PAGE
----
426341 Engineering the Flow Properties of Colloidal Materials

Sunday, November 8, 2015
Exhibit Hall 1 (Salt Palace Convention Center)
Lilian C. Hsiao, Department of Chemical Engineering, Massachusetts Institute of Technology, Cambridge, MA

Colloids are micron-sized particles that exhibit Brownian motion when suspended in a dispersed phase. Attractive and repulsive interactions can be induced between these particles, leading to phenomena such as crystallization, phase separation, and glass transition. These colloids can assemble into a broad range of structures that can be tuned for industrial and technological applications. Consequently, there has been a concerted effort to understand the microscopic contribution of particle-particle interactions to the overall structure and dynamics of a system, which ultimately leads to the ability to control material properties. How does one generate, for example, a load-bearing gel structure out of oil droplets or polymeric colloids that can support large yield stresses? What happens when roughness and shape anisotropies are introduced into the system? To address these questions, I generate a scaling law for model colloidal gels in which their non-linear flow properties can be predicted from microstructure. Measurements of the mechanics of composite hydrogels with controlled pore structures are discussed in the context of stress-bearing backbones. Experiments with dense suspensions of rough colloids (often found in consumer applications) demonstrate that the surface roughness reduces rotational freedom and is key to shear thickening and jamming in colloidal suspensions. Given the large interest in assembling targeted structures by tuning particle shape, I also present experiments and simulations that explain the unusual ability of shape-anisotropic particles to rapidly adopt certain kinds of orientational order when assembled in attraction-driven systems. By connecting the underlying physics behind the phenomenon of self-assembly and rheology, I plan to find new possibilities of designing soft materials in which the local microstructure can be modified and improved.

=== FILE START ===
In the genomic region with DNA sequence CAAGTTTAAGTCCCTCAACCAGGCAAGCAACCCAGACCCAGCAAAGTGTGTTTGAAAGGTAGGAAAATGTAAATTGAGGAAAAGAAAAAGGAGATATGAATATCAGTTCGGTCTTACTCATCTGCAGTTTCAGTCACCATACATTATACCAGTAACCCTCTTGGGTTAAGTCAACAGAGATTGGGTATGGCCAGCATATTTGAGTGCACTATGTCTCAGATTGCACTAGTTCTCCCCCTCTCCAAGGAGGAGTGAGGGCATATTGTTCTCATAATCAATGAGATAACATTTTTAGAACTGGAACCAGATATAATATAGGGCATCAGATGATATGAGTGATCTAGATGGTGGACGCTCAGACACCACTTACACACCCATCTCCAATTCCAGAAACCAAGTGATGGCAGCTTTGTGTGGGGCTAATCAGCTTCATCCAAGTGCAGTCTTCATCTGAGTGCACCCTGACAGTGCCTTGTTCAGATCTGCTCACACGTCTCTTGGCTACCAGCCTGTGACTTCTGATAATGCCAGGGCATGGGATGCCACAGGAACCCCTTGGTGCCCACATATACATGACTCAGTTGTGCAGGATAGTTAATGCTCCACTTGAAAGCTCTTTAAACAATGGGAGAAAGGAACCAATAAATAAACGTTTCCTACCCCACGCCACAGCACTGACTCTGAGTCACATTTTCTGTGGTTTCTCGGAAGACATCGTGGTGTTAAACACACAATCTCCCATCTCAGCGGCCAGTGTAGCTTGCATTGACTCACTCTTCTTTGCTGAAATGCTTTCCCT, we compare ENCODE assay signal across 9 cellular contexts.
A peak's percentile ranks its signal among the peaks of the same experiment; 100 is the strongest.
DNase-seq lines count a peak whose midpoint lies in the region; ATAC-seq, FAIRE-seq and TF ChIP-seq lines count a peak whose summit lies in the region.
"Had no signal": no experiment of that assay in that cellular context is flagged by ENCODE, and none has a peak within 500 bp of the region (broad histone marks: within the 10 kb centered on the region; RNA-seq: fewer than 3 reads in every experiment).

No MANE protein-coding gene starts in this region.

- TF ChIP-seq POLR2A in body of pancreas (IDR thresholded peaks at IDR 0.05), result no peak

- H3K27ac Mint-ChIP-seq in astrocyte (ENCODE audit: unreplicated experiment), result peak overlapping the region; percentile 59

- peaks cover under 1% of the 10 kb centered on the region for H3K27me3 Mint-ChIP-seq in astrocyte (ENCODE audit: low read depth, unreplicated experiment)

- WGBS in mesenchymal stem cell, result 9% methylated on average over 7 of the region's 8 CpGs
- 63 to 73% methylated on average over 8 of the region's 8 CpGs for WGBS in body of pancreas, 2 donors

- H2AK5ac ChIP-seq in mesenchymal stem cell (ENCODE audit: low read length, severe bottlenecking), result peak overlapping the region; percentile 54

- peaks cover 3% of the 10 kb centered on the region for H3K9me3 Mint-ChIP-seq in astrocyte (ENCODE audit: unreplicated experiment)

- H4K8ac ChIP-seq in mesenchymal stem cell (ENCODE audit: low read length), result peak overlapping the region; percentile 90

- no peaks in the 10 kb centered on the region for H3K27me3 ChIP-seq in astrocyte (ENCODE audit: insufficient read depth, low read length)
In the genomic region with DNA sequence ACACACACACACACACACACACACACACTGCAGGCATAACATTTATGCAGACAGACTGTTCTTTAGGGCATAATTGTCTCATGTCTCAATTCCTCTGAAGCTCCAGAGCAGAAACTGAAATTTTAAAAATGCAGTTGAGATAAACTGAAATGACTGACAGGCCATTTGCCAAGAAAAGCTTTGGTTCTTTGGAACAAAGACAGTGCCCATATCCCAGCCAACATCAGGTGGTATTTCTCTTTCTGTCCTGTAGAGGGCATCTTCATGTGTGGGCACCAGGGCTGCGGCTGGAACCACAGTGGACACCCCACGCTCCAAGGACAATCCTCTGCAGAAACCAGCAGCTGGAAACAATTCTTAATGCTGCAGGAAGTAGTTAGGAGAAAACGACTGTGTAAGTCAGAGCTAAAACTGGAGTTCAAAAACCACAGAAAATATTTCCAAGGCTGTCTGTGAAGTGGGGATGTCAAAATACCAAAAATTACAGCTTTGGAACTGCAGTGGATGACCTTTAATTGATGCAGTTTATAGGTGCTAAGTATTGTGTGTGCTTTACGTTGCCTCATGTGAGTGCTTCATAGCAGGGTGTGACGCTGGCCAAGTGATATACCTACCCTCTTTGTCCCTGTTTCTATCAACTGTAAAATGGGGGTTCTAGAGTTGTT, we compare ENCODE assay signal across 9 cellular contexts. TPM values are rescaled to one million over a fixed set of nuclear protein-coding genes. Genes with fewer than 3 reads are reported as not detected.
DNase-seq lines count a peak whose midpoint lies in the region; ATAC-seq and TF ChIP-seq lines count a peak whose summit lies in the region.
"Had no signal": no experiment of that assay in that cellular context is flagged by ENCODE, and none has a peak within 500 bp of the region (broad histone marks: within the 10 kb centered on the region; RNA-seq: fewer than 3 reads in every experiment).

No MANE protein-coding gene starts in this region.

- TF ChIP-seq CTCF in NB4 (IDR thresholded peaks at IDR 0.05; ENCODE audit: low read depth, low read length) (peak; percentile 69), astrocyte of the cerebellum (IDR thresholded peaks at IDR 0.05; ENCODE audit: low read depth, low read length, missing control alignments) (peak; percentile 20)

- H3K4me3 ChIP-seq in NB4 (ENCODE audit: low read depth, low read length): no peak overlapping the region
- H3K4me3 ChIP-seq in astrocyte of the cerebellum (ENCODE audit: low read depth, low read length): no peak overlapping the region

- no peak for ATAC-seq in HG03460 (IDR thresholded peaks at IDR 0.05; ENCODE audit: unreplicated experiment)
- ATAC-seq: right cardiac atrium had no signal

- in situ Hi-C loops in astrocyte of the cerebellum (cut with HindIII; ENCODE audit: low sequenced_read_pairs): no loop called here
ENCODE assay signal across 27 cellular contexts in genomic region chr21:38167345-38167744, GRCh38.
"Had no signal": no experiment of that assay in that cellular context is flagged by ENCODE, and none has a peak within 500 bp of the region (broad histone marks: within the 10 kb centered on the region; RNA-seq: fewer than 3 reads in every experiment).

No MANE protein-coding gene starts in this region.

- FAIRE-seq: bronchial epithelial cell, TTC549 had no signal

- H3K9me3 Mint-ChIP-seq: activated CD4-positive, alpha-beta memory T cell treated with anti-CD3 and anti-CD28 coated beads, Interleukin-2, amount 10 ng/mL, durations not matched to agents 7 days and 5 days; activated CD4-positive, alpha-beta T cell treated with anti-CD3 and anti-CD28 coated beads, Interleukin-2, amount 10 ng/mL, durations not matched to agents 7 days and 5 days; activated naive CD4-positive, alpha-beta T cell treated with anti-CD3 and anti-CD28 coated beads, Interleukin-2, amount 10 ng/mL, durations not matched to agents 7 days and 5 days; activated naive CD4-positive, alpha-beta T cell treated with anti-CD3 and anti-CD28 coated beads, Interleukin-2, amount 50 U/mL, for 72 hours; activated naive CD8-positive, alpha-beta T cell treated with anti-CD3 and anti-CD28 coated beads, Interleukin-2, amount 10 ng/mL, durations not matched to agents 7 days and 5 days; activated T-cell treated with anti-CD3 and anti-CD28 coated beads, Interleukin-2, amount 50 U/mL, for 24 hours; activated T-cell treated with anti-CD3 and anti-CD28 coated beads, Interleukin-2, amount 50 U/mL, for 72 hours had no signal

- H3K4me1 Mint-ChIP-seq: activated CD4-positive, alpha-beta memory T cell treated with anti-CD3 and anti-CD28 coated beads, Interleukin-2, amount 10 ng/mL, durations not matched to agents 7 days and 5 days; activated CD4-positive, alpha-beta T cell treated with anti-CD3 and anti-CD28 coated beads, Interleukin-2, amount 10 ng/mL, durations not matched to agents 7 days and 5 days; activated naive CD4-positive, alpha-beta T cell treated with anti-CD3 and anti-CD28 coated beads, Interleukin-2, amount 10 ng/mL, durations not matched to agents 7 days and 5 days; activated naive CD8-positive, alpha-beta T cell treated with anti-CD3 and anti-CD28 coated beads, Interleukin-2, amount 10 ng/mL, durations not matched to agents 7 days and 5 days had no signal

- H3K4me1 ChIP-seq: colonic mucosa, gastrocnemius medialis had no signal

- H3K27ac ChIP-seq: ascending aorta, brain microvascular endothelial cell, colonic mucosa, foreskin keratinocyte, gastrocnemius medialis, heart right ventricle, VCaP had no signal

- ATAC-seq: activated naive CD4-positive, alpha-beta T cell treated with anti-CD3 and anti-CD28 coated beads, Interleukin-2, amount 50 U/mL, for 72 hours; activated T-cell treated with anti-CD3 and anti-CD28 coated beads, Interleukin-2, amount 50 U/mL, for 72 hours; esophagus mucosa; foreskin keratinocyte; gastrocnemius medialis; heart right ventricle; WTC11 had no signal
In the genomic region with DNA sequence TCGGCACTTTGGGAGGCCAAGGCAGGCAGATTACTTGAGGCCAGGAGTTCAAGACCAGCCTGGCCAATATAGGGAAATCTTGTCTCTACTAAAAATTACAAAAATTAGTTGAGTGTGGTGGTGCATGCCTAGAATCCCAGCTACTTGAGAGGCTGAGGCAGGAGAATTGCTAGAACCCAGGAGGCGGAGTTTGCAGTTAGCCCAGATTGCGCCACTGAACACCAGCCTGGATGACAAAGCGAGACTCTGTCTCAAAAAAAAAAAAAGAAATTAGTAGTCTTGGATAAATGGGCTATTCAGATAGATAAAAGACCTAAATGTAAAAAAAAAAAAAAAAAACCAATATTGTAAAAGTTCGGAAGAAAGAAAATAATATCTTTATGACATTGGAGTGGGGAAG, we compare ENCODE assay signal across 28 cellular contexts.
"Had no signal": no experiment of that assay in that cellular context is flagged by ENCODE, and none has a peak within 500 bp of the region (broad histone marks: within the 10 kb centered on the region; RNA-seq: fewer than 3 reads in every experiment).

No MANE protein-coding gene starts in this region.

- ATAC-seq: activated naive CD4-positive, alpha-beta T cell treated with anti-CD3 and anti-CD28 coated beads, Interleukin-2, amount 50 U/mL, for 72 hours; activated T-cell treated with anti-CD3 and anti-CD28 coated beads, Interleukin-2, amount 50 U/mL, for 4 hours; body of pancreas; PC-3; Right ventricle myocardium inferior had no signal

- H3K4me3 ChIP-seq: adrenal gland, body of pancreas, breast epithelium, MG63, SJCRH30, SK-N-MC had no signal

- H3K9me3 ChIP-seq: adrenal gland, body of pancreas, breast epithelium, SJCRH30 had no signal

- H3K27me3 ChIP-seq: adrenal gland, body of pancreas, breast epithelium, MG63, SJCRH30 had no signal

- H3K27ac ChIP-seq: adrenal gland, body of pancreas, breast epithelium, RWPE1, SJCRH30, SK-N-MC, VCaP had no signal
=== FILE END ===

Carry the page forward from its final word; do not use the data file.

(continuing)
Extended Abstract: File Uploaded